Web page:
Local fishermens’ livelihoods threatened as developments like Forest City ‘shrink’ the sea
Tanjung Kupang (Johor) — The 25-year old Mr Shalan Ju'at is among many in Tanjung Kupang, Johor, whose livelihoods — and seafaring legacy — are threatened by development, such as the expansion of the Port of Tanjung Pelepas (PTP) and more recently, the mammoth Forest City project, just across the border with Singapore, which began construction in 2016.
TANJUNG KUPANG (Johor) — Like his father and his grandfather, Mr Shalan Ju'at is a fisherman. But he will not allow his children to follow in his footsteps.
"Why? Because the sea has shrunk," he said.
The 25-year old Mr Shalan is among many in Tanjung Kupang, Johor, whose livelihoods — and seafaring legacy — are threatened by development, such as the expansion of the Port of Tanjung Pelepas (PTP) and more recently, the mammoth Forest City project, just across the border with Singapore, which began construction in 2016.
Much of the 1,380ha Forest City as well as the PTP expansion are built on land reclaimed from the sea, where the fishermen cast their nets.
Beneath the elevated Tanjung Pelepas Highway leading to Forest City's main entrance, small clusters of ramshackle kampung houses, some of which are abandoned, form a striking contrast to the US$100 billion (S$138 billion) Forest City.
"We have been relocated three times," Mr Shalan told The Malaysian Insight at the tiny Kampung Pendas jetty.
"If they try to move us again, I think the fishermen will revolt."
Mr Shalan said that prior to 2012, before the PTP expansion encroached onto the sea banks, a fisherman was able to take home a catch of at least 50kg of flower crabs. Today, the haul has been reduced to as low as 2kg. Sometimes they even go home empty-handed.
"The fishermen are forced to venture further out, sometimes putting their lives at risk due to unpredictable sea conditions, or when they trespass into Indonesian or Singaporean waters.
"It is dangerous, and I myself dare not do it. But many have no choice because they are no longer able to rely on the catch in these waters."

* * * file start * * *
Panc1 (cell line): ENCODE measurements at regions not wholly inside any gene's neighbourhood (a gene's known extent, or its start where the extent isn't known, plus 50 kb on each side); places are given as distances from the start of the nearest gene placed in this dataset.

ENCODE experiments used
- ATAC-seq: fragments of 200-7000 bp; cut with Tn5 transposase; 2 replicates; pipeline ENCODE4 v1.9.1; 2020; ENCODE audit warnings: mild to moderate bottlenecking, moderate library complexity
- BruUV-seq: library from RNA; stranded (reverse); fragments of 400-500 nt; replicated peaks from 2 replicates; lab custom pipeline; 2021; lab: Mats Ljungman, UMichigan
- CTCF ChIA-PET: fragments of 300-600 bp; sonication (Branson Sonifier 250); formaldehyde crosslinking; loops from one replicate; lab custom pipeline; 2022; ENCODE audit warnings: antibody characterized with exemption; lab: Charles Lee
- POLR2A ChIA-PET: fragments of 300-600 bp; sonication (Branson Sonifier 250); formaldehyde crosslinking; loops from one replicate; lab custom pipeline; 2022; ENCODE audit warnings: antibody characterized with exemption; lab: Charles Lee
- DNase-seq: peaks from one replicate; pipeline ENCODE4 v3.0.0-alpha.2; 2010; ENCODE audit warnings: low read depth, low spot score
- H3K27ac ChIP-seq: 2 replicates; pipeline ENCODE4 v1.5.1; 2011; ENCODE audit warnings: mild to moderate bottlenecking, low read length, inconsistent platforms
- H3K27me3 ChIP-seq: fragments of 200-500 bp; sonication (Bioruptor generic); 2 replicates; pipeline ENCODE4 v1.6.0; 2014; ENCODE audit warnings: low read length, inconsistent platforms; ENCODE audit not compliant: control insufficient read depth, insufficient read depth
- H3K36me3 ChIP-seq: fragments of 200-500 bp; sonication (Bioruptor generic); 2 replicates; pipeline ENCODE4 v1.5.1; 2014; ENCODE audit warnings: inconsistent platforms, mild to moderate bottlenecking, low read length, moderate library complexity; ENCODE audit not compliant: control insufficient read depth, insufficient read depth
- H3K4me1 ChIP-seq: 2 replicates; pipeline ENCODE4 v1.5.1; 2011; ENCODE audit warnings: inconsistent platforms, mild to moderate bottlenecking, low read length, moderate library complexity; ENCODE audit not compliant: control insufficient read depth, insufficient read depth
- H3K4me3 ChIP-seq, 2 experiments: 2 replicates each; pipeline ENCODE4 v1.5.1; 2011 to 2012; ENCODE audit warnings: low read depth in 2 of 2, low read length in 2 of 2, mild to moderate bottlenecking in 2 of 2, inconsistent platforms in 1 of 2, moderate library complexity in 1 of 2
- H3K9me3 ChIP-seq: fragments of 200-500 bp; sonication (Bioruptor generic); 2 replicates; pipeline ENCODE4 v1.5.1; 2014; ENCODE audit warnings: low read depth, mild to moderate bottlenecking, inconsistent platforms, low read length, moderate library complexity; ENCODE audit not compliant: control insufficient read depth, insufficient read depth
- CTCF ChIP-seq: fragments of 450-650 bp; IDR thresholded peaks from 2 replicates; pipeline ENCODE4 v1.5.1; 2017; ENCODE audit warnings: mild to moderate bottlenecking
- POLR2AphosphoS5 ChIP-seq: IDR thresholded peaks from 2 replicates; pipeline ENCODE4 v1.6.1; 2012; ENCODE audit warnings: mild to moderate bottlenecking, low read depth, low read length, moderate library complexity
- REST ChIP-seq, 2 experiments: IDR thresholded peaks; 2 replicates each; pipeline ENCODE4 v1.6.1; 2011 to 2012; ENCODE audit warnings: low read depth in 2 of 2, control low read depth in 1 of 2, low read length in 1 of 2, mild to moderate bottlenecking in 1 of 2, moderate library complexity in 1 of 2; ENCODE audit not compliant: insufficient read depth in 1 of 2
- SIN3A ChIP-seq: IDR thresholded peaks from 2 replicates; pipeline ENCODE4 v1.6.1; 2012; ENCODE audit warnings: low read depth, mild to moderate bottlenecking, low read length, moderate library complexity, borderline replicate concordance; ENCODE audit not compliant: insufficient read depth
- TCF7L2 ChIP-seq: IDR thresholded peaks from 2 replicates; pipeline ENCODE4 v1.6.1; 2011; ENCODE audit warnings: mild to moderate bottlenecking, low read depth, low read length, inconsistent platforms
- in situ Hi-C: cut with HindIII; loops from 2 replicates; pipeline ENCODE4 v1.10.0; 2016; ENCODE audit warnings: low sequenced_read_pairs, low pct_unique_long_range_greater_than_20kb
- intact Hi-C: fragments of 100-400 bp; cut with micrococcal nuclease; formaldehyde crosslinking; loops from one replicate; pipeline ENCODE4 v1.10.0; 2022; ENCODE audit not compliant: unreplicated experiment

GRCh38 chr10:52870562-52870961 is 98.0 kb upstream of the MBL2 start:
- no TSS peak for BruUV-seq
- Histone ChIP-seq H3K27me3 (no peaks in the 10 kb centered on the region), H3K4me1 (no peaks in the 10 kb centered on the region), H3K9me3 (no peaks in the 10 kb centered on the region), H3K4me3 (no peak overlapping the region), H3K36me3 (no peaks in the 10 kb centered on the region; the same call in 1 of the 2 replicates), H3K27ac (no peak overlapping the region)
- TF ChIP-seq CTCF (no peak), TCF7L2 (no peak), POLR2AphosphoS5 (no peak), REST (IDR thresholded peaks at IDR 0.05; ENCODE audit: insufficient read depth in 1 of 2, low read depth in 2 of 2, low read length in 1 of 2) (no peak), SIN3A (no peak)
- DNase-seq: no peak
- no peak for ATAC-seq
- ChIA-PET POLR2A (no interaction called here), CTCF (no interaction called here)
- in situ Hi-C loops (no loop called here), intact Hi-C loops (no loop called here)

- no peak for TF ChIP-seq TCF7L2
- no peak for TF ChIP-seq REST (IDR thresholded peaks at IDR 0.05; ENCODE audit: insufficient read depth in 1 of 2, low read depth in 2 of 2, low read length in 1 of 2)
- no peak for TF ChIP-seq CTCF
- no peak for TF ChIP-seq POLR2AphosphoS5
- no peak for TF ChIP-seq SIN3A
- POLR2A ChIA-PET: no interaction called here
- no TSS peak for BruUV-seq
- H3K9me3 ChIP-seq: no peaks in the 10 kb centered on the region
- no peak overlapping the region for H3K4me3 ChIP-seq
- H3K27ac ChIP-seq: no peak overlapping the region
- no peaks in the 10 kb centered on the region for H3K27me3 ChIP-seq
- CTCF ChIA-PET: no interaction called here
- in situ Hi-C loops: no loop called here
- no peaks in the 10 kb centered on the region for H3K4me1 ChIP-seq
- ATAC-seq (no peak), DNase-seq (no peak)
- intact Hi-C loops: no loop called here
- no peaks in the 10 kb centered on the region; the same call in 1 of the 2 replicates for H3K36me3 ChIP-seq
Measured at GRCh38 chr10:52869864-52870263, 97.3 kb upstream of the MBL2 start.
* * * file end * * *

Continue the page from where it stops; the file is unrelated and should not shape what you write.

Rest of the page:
He said many fishermen here, burdened with higher cost of living, take up multiple jobs to make ends meet. Some double up as taxi drivers, others take tourists seafishing.
In an interview with The Malaysian Insight, Forest City spokesman Ng Zhu Hann said the project developer Country Garden Pacificview (CGPV) had paid large amounts in cash and in kind to compensate those living in the villages neighbouring the development.
"We have engaged with the fishermen's association very closely… If there's anything our project does that affects their livelihood, we make sure their livelihoods are taken care of with the necessary compensation," he said.
Mr Ng, who is the strategy director, said besides the fishermen, other locals have also benefited from the company's contribution.
"We work very closely with the heads of the village. We do corporate social responsibility projects, donate to the local religious facilities such as the surau and mosque.
"In terms of education… (the village) schools are heavily supported by us, not only in their operations, but also in the education of the students – the language classes, the extra classes. Apart from that, we help build facilities such as the wakaf," he said.
Documents sighted by The Malaysian Insight showed CGPV had paid out at least RM4 million in cash to the South Johor Fishermen's Association. A local conservation non-government organisation, Kelab Alami, which MR Shalan heads, received about RM200,000 (S$66,568).
Mr Shalan said Kelab Alami used the money to fund conservation programmes, as well as some programmes that help fishermen increase their catch.
On how the money for the fishermen's association was distributed, Mr Shalan said not everyone got a share.
"The association said that only the 'real' fishermen who are licensed will be given a portion of the money, and that they will conduct interviews to determine who qualifies," he said.
"But there are some fishermen who really needed help, and their whole livelihood depended on their catch at sea, but they didn't get any money. Then there are those who don't even go out to sea, but received money."
Mr Shalan and his wife eke out a living on her salary as a teacher and his as a middleman selling the fisherrmen's catch from his wooden home in Kampung Pendas.
Mr Johari Lasim, who is known as Pak Atan, has been fishing off the coast of Tanjung Kupang for 54 years, since he was just 13. Like many others in the area, he comes from a long line of fishermen.
At 67, with his children grown up and none of them fishermen, Pak Atan has laid down his nets and only fishes for recreation.
Although he feels sad that the coastal area which once provided sustenance to generations of his family is now gone, he is less critical of the on-going developments.
"We just have to accept it. Hopefully the fishermen here will be fairly compensated and not neglected," he said.
But for the younger folk like Mr Shalan, the future seems bleak and hopeless. He is reluctant to move away from his ancestral home to seek a better living, but hints that there might be no other way.
"There is no certainty that this place will even exist in the near future. Even if we wanted to fight this, we are mere fishermen, we don't have the means."
"Like I said, the sea has shrunk, and we have to think long-term." THE MALAYSIAN INSIGHT